cash for coogs

University of Houston scores major funding from Texas Legislature

University of Houston scores major funding from Texas Legislature

University of Houston central campus exterior Ezekiel Cullen building
The Coogs House has just netted some serious state funds.  Photo courtesy of University of Houston

The University of Houston boasts a system of some 74,000 Cougar students — all of whom have a reason to roar after a major get from the Texas Legislature.

The university has received major funding for its myriad systems, schools, and structures. That includes startup funds for the UH College of Medicine; funding for new facilities for the UH Law Center and Hobby School of Public Affairs; and increased funding for general operations and hurricane recovery at all four UH System universities, according to a release.

Lawmakers also authorized a dedicated student fee to pay for new wellness centers at University of Houston-Downtown and University of Houston-Victoria. Each initiative passed now awaits Governor Greg Abbott’s signature.

$20 Million to UH College of Medicine
The new UH medical school will focus on training more primary care physicians to practice in underserved urban and rural communities, and will receive $20 million in state funds next biennium to help with start-up costs. The university plans to ask the legislature for an additional $20 million over the next four sessions. Earlier this month, lawmakers passed a bill that recognizes the medical school in state statute. It hopes to admit its first class of students in fall 2020.

$45 Million for new UH Law Center and Hobby School of Public Affairs facilities
The state budget designates $45 million for new facilities for the UH Law Center and the UH Hobby School of Public Affairs. The UH Law Center is home to three top-10 law programs, according to the latest U.S. News & World Report rankings. The new UH Law Center building, will enhance student learning and faculty teaching capabilities while mitigating problems associated with the previous flood-prone structure.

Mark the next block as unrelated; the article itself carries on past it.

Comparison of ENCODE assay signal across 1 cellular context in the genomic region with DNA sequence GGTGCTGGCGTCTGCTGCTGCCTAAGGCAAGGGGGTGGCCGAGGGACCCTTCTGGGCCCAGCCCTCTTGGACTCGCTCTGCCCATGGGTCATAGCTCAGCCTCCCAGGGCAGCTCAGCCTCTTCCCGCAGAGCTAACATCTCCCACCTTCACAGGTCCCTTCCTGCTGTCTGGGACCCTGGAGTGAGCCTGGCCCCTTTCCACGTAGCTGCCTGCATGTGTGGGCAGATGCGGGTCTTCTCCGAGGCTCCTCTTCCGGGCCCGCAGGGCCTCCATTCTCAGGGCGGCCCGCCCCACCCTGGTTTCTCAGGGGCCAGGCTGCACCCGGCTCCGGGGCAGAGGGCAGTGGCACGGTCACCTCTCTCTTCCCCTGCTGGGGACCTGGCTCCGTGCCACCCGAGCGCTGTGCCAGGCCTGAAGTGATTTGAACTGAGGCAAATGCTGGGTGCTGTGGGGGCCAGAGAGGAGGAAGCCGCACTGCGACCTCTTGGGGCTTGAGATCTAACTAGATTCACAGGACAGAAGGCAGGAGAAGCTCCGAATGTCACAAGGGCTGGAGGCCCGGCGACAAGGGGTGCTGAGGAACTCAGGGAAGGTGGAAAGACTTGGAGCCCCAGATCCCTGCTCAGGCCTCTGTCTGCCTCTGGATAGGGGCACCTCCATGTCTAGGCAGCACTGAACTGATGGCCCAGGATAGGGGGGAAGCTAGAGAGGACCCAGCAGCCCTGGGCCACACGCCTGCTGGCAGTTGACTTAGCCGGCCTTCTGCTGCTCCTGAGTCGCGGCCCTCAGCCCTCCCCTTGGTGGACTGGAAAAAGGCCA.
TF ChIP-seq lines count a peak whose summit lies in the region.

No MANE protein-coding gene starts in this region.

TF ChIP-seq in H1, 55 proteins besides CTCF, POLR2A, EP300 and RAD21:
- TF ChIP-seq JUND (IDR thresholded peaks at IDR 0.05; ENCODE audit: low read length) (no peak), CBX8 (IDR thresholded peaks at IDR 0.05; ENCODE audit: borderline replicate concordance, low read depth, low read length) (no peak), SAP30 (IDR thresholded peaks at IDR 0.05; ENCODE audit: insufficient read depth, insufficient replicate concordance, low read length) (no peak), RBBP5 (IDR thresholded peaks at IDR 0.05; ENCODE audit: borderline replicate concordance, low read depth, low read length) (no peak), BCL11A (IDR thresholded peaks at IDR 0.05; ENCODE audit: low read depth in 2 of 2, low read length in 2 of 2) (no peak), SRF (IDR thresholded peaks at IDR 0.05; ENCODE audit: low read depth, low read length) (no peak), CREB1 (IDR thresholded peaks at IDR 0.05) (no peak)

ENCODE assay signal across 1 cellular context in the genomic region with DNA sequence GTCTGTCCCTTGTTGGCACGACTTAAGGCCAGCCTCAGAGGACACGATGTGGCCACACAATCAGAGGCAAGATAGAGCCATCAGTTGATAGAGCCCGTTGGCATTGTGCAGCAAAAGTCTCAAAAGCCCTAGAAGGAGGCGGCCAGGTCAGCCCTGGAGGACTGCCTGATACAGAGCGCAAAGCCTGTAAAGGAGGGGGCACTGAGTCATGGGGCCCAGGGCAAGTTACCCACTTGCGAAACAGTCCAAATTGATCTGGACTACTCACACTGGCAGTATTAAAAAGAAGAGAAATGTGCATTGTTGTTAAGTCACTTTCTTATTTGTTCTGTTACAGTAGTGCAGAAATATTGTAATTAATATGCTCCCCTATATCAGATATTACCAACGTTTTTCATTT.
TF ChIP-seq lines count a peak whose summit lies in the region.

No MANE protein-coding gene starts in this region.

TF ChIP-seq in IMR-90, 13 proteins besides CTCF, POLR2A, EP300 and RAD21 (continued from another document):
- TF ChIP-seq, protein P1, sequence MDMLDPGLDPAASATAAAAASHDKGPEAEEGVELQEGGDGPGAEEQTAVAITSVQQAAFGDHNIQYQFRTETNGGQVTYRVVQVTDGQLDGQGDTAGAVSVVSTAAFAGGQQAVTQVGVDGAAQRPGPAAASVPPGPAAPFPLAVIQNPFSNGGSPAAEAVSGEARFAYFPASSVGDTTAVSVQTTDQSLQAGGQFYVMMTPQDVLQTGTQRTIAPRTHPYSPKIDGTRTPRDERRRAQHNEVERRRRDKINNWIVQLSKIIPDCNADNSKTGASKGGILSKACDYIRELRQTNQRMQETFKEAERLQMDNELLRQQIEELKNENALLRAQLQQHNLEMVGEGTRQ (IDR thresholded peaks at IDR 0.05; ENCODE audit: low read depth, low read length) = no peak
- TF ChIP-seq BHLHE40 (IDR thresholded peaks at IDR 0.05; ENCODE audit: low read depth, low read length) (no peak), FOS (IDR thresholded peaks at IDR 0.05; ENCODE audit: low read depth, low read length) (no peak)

The Hobby School, named in honor of former Lt. Gov. Bill Hobby, was originally founded as the Hobby Center for Public Affairs in 1981. The Texas Higher Education Coordinating Board granted its approval as a school in 2016.

UHS General Revenue increase
The UH System will receive nearly $18 million in general revenue increases. Formula funding is state-financed enrollment-driven funding crucial to limiting students’ financial burden. The formulas assess the cost of delivering a semester credit hour to a student. It accounts for about one-third of revenue of UH System universities.

Hurricane Harvey recovery aid
UH System universities will receive more than $26 million for Hurricane Harvey recovery not covered by insurance or the Federal Emergency Management Agency (FEMA). The flood damaged 60 percent of the buildings throughout the UH System. The funding will also help restore lost revenues sustained from students not returning, in addition to fees, services, and wages incurred that were not reimbursable by insurance: (University of Houston: $20.3 million; University of Houston-Downtown: $4.0 million; University of Houston-Victoria: $1.7 million; University of Houston-Clear Lake $83,668.)

Campus Improvements at UHD, UHV
Additionally, the legislature has authorized a dedicated student fee to pay for a new wellness and success center at UH-Downtown and a new recreation and wellness center at UH-Victoria.

“I am extremely grateful for the support of Governor Abbott, Lieutenant Governor Patrick and Speaker Bonnen throughout this session and to all of our state lawmakers for making higher education such an important priority,” said Renu Khator, chancellor of the University of Houston System, in a statement. “Building great public institutions is truly a partnership with our elected leaders.”

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